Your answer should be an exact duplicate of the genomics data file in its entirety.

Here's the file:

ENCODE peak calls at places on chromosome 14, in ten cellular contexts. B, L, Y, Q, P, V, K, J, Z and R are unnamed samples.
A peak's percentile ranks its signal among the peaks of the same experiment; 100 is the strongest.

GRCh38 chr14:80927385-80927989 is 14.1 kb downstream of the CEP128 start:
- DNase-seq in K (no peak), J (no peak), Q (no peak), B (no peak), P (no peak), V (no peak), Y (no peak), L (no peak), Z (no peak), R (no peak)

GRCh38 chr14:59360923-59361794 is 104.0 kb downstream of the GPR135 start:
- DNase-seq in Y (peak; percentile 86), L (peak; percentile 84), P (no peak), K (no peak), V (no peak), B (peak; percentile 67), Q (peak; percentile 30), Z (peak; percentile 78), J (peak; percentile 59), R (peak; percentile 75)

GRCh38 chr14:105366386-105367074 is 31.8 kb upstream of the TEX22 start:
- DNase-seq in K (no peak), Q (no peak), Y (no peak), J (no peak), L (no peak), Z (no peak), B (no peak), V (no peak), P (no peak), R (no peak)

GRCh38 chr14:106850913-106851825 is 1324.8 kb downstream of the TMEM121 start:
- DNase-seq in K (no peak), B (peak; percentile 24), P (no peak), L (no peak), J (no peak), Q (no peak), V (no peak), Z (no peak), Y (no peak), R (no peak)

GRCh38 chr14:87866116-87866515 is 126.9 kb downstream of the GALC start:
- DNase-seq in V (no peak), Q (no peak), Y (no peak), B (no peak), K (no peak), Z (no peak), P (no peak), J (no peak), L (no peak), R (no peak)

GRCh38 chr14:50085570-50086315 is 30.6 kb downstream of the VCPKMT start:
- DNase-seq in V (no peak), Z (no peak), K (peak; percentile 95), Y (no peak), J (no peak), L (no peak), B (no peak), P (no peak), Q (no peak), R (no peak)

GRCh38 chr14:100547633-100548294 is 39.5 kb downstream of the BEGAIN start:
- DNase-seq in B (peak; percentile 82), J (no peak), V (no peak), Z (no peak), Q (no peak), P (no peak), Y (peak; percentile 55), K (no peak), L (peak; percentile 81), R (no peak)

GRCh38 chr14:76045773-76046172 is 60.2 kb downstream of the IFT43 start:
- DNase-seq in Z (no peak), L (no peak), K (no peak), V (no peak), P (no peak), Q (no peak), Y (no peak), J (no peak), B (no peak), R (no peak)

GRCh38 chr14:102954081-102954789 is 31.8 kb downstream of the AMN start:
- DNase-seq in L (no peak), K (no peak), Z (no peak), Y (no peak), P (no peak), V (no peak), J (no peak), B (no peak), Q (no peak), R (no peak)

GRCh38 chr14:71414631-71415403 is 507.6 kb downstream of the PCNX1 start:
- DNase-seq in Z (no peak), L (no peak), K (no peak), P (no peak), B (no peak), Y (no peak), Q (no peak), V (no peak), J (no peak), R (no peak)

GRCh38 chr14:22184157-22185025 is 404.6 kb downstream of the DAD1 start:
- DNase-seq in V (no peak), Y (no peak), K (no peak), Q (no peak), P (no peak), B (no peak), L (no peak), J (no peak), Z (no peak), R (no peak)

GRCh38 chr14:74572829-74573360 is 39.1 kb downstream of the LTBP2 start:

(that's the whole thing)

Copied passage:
ENCODE peak calls at places on chromosome 14, in ten cellular contexts. B, L, Y, Q, P, V, K, J, Z and R are unnamed samples.
A peak's percentile ranks its signal among the peaks of the same experiment; 100 is the strongest.

GRCh38 chr14:80927385-80927989 is 14.1 kb downstream of the CEP128 start:
- DNase-seq in K (no peak), J (no peak), Q (no peak), B (no peak), P (no peak), V (no peak), Y (no peak), L (no peak), Z (no peak), R (no peak)

GRCh38 chr14:59360923-59361794 is 104.0 kb downstream of the GPR135 start:
- DNase-seq in Y (peak; percentile 86), L (peak; percentile 84), P (no peak), K (no peak), V (no peak), B (peak; percentile 67), Q (peak; percentile 30), Z (peak; percentile 78), J (peak; percentile 59), R (peak; percentile 75)

GRCh38 chr14:105366386-105367074 is 31.8 kb upstream of the TEX22 start:
- DNase-seq in K (no peak), Q (no peak), Y (no peak), J (no peak), L (no peak), Z (no peak), B (no peak), V (no peak), P (no peak), R (no peak)

GRCh38 chr14:106850913-106851825 is 1324.8 kb downstream of the TMEM121 start:
- DNase-seq in K (no peak), B (peak; percentile 24), P (no peak), L (no peak), J (no peak), Q (no peak), V (no peak), Z (no peak), Y (no peak), R (no peak)

GRCh38 chr14:87866116-87866515 is 126.9 kb downstream of the GALC start:
- DNase-seq in V (no peak), Q (no peak), Y (no peak), B (no peak), K (no peak), Z (no peak), P (no peak), J (no peak), L (no peak), R (no peak)

GRCh38 chr14:50085570-50086315 is 30.6 kb downstream of the VCPKMT start:
- DNase-seq in V (no peak), Z (no peak), K (peak; percentile 95), Y (no peak), J (no peak), L (no peak), B (no peak), P (no peak), Q (no peak), R (no peak)

GRCh38 chr14:100547633-100548294 is 39.5 kb downstream of the BEGAIN start:
- DNase-seq in B (peak; percentile 82), J (no peak), V (no peak), Z (no peak), Q (no peak), P (no peak), Y (peak; percentile 55), K (no peak), L (peak; percentile 81), R (no peak)

GRCh38 chr14:76045773-76046172 is 60.2 kb downstream of the IFT43 start:
- DNase-seq in Z (no peak), L (no peak), K (no peak), V (no peak), P (no peak), Q (no peak), Y (no peak), J (no peak), B (no peak), R (no peak)

GRCh38 chr14:102954081-102954789 is 31.8 kb downstream of the AMN start:
- DNase-seq in L (no peak), K (no peak), Z (no peak), Y (no peak), P (no peak), V (no peak), J (no peak), B (no peak), Q (no peak), R (no peak)

GRCh38 chr14:71414631-71415403 is 507.6 kb downstream of the PCNX1 start:
- DNase-seq in Z (no peak), L (no peak), K (no peak), P (no peak), B (no peak), Y (no peak), Q (no peak), V (no peak), J (no peak), R (no peak)

GRCh38 chr14:22184157-22185025 is 404.6 kb downstream of the DAD1 start:
- DNase-seq in V (no peak), Y (no peak), K (no peak), Q (no peak), P (no peak), B (no peak), L (no peak), J (no peak), Z (no peak), R (no peak)

GRCh38 chr14:74572829-74573360 is 39.1 kb downstream of the LTBP2 start: